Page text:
3. Widespread abuse and harassment of LGBT person u/s 377 has been incontrovertibly established. It was supported by various documents brought on record, such as Human Rights Watch Report, July 2002 titled, “Epidemic of Abuse: Police Harassment of HIV/AIDS Outreach Workers in India”; Affidavits giving instances of torture and sexual abuse; Jayalakshmi v. State[9], “dealing with sexual abuse and torture of a eunuch by police; An Order of a Metropolitan Magistrate alleging an offence u/s 377 against two women even though there is an express requirement of penetration under the Explanation to Section 377.”
  4. Homosexual males, in particular, have their dignity violated by Section 377. It is an offence for a homosexual man to engage in penile penetrating acts with another homosexual man because penile vaginal sex can never occur between two men. Because of the stigma associated with being a criminal, homosexual males are more likely to experience feelings of dread and vulnerability.
  5. Fifth, because of the discriminatory nature of S.371, not only do homosexuals and their families experience discrimination, but so do all people who identify as homosexual.
  6. Sixth, the clause can be used as a tool for police misconduct like unlawful imprisonment, questioning, extortion, harassment, forced sex, and bribery.
  7. Seven, it keeps people from talking about their sexual orientation, which drives gay men and MSM and sexual minorities underground and undermines efforts to combat HIV/AIDS.
  8. It's not a sexual assault because neither participant is in any danger. Sexual activity between adults who are both consenting to it and taking place in private settings is not illegal.
  9. It specifically targets the LGBT population by making it illegal to openly express one's sexual orientation.
  10. As a result, it is concluded and proposed that Section 377 be revised in order to safeguard the human rights of LGBT people, despite the fact that such individuals constitute a statistically insignificant minority in India.


Navtej Singh Johar v. Union of India[10] is “a landmark judgment by the Apex Court and the initial, founding steps towards ameliorating the legal position of homosexual adults.” The Supreme Court of India, in September 2018, read down Section 377[11] of the Indian Penal Code while reversing the earlier decision of the Court in Suresh Kumar Koushal.[12] While doing so, the Court's five-judge bench acknowledged the equality of members of the LGBT community and the gay community to basic legal protections. Many people and organisations that had fought for years to ensure that homosexuals have the same rights as everyone else were able to finally celebrate the ruling.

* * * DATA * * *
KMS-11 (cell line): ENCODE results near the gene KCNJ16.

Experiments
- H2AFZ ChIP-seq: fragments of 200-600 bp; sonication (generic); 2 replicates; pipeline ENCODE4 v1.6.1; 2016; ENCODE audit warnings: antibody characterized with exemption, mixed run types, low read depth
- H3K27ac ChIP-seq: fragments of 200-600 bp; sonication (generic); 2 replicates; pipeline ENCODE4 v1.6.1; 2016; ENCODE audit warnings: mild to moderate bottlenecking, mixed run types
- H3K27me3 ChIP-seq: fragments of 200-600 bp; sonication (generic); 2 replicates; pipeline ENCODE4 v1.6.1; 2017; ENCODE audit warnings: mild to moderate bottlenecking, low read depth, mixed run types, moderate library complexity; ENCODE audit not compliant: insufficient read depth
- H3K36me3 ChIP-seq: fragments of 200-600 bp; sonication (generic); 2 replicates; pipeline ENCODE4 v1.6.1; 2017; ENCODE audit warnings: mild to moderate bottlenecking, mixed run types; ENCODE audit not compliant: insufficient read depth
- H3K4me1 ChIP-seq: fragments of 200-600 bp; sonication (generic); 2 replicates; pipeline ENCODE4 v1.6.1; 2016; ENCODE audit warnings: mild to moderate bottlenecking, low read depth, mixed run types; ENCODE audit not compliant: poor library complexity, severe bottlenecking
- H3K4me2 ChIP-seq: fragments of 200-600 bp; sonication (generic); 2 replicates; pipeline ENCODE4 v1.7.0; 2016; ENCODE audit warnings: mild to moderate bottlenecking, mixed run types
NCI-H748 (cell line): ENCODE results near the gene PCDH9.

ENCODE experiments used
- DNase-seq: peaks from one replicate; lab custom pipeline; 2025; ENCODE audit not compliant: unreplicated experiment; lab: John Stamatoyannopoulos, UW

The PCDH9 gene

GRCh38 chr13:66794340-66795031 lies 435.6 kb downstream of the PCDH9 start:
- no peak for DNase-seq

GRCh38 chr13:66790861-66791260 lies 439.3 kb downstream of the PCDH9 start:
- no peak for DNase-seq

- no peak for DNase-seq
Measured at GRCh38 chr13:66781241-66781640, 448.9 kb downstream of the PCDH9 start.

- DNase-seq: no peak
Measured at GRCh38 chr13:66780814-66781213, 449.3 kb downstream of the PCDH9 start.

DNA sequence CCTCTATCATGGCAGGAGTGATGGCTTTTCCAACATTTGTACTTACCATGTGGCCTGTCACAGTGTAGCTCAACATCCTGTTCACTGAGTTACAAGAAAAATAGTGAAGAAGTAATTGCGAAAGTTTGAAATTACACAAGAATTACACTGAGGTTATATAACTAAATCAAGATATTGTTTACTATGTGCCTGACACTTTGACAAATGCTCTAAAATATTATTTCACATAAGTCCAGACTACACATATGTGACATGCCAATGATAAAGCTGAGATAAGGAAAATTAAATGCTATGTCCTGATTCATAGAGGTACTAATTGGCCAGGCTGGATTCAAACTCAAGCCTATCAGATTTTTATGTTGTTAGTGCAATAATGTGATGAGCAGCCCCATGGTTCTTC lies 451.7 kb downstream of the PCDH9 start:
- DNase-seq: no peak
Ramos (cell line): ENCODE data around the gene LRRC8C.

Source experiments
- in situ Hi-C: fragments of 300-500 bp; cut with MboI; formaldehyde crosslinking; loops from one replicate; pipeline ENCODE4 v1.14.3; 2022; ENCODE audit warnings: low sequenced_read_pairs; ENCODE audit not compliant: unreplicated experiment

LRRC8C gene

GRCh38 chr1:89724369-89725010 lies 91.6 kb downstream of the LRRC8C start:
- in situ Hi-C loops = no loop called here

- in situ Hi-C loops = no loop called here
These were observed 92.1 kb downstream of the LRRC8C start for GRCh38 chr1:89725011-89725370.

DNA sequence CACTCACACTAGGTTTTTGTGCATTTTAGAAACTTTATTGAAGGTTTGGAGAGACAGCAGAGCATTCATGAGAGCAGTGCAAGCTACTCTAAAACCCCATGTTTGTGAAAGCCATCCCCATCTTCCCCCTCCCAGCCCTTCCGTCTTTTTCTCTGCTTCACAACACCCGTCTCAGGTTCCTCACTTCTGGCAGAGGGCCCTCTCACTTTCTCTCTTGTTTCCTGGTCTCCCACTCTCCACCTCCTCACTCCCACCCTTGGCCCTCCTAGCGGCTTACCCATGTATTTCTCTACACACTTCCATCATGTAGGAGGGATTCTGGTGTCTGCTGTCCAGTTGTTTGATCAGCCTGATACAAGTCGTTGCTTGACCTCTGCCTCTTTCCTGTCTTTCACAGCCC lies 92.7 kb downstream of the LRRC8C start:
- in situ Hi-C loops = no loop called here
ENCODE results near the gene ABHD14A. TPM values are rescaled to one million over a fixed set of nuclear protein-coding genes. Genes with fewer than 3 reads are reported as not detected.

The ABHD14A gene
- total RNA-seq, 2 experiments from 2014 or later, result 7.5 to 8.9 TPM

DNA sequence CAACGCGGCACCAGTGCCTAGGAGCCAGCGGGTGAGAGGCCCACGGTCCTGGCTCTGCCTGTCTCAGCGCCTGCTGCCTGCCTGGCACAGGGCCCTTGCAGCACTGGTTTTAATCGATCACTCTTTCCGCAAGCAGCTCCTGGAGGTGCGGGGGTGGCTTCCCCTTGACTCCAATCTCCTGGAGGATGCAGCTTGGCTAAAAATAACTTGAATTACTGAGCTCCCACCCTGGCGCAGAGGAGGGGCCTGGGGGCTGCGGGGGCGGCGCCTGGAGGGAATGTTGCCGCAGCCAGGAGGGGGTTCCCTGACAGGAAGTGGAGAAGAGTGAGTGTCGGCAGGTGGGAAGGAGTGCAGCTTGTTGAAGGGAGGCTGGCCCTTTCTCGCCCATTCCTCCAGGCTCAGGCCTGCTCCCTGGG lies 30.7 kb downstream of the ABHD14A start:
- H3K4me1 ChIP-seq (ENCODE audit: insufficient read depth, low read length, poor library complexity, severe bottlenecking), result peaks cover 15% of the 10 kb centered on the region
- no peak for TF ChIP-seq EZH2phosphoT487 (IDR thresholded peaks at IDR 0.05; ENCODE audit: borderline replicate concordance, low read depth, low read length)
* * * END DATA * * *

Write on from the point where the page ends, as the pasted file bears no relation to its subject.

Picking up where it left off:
The Court narrowly interpreted Section 377 to exclude private, consensual sexual activity between consenting adults. According to the study's authors, the concept of transformative constitutionalism, constitutional morality, and the recently recognised Right to Privacy were the three most essential ideas that formed and comprised the Court's reasoning and analysis. The antiquated ideas that Section 377 was based on crumbled under the scrutiny of these three parts of the Constitution. The Court's novel analysis of the problem posed by Section 377, which made it illegal for consenting adults to engage in homosexual conduct, and the Court's overall line of reasoning merits the closest scholarly examination. The Supreme Court's approach to this matter has been nothing short of revolutionary and transformative.



The Indian Constitution has been called a "living document" on numerous occasions. The Constitution is not only the supreme law of the land, but also an important piece of social history. The Constitution was intended to safeguard and advance the fundamental liberties of historically and systematically marginalised groups and classes of people. As a result of this fundamental concept, the Constitution had to have been aware of the preexisting conditions when it was enacted, but unlike the American Constitution, it choose to do something about them and set out to change society. It was an uneven society that worked toward equality rather than perpetuating the status quo. Transformative constitutionalism bases itself on the idea that the Constitution should serve a positive social reformation.[13]


When interpreting the Constitution, India's highest court takes transformational constitutionalism into account. In essence, this means that the Constitution seeks to alter society rather than strengthen the principles to which the majority already adheres. The Court in Navtej Singh Johar articulately embraced this line of thinking. The Constitution's values of justice, liberty, equality, and fraternity were articulated by the Court as it outlined the Constitution's underlying yearning to reform Indian society. This also implies that the Constitution can evolve over time and accommodate new requirements. In this way, the Constitution resembles a living, breathing organism rather than a static, static paper.